Conventions of ASP.NET MVC

By | November 11, 2014

->. There are two types of conventions in an MVC project.

i). Just suggestions.

=>. Suggestions for “how to structure the project”.

=>. In ASP.NET MVC some suggestions are

–>Put content files (css and image files) to the “/Content”  folder

–>Put script files to the “/Script”  folder

–>Put model classes to the “/Models”  folder

–>Put controller classes to the “/Controllers”  folder

=>. So other MVC developers would easily find them

=>. Also NuGet packages will install there.

=>. But this convention is not mandatory for example we can place Model classes into another folder even another project and will work fine if we refer them properly.

=>. One can rename these folders, or remove them entirely and put those contents somewhere else.

=>. That would not prevent the MVC Framework from running application because all those elements will refer from other locations.

 

ii). Convention over configuration:

According to Wikipedia

Convention over configuration (also known as coding by convention) is a software design paradigm which seeks to

=>.Decrease the number of decisions that developers need to make,

=>. Gaining simplicity, but not necessarily losing flexibility.

The phrase essentially means a “developer only needs to specify unconventional aspects of the application.”

->.So we can simply explain it

=> Rather than writing a configuration for things one just has to follow the conventions

=> So, things are “magically” picked up.

->. For example one doesn’t need to explicitly configure associations between controllers and their views. Just follow the naming convention for View and Controller so everything works fine.

->. The following sections explain the conventions that are used in place of configuration:

a). Conventions for Controller Classes:

#. Controller classes must have names that end with Controller i.e. each controller class must have Suffix Controller.

#.For example :

Controller Name Prefix Suffix
ProductController Product Controller
AdminController Admin
HomeController Home

#. When we refer any Controller from anywhere in the application we’ll just refer it by its prefix i.e. Instead of specify Full name we’ll just refer it by its prefix.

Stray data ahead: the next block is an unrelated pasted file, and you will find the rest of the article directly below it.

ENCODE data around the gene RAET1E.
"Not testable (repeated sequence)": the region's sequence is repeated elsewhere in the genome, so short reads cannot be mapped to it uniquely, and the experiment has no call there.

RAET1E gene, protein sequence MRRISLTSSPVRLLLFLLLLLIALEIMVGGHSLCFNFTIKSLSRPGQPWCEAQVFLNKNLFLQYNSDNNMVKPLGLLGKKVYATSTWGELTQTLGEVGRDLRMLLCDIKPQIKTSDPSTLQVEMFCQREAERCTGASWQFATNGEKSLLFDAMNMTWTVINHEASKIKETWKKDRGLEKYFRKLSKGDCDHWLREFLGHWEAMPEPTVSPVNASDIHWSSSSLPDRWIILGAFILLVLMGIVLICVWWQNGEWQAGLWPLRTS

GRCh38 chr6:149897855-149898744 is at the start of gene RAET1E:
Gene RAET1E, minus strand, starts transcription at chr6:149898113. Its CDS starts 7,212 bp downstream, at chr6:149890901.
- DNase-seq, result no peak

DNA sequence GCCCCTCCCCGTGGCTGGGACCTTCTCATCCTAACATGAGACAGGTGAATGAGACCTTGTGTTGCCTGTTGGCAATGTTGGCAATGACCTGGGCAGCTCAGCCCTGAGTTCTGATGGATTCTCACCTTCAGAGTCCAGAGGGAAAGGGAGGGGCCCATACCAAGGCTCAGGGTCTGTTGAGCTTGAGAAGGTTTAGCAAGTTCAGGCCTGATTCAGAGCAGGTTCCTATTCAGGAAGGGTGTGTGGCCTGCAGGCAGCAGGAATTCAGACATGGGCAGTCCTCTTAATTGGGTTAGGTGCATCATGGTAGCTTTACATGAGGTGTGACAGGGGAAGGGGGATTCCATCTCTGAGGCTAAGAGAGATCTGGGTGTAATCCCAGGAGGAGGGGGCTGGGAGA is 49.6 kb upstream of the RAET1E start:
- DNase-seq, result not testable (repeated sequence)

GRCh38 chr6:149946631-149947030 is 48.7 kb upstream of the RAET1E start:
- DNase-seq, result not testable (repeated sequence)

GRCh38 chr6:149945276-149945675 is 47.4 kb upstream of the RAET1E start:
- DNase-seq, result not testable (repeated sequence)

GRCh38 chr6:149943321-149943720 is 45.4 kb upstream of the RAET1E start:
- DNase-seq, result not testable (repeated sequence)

#.For example if we want to refer HomeController from HTML helper method then we’ll just refer it by its prefix (Home) i.e. instead of specifying full name (HomeController) we’ll just specify prefix (Home).

 #. The MVC framework will internally take care of the rest i.e. appends Controller to the name and starts looking for the controller class.

#.Uses of standard names in controller actions will give us following facilities:

=>. Makes code easier to read for other developers and in future self.

=>.It also saves you time so that you can prevent endless debates about the “right” way to name something.

#.Stephen Walther suggested “Standard Controller Action Names” in his blog as follows:

Action Sample URL Description
Details /Product/Details/5 Displays a single resource such as a database record. For example, displays a single Product with an Id of 5.
Index /Product/Index Displays a collection of resources. For example, displays all of the products in the products database table.
Create /Product/Create Displays a form for creating a new resource. For example, displays a form for creating a new product.
Insert /Product/Insert Inserts a new resource into the database. Typically, you redirect to another action after performing an Insert.
Edit /Product/Edit/5 Displays a form for editing an existing resource. For example, displays a form for editing a product with an Id of 5.
Update /Product/Update/5 Updates existing resources in the database. Typically, you redirect to another action after performing an Update.
Destroy /Product/Destroy/5 Displays a page that confirms whether or not you want to delete a resource from the database.
Delete /Product/Delete/5 Deletes a resource from the database. Typically, you redirect to another action after performing a Delete.
Login /Home/Login Displays a login form.
Logout /Home/Logout Logs out a user. Typically, you redirect to another action after performing a Logout.
Authenticate /Home/Authenticate Authenticates a user name and password. Typically, you redirect to another action after performing an Authenticate.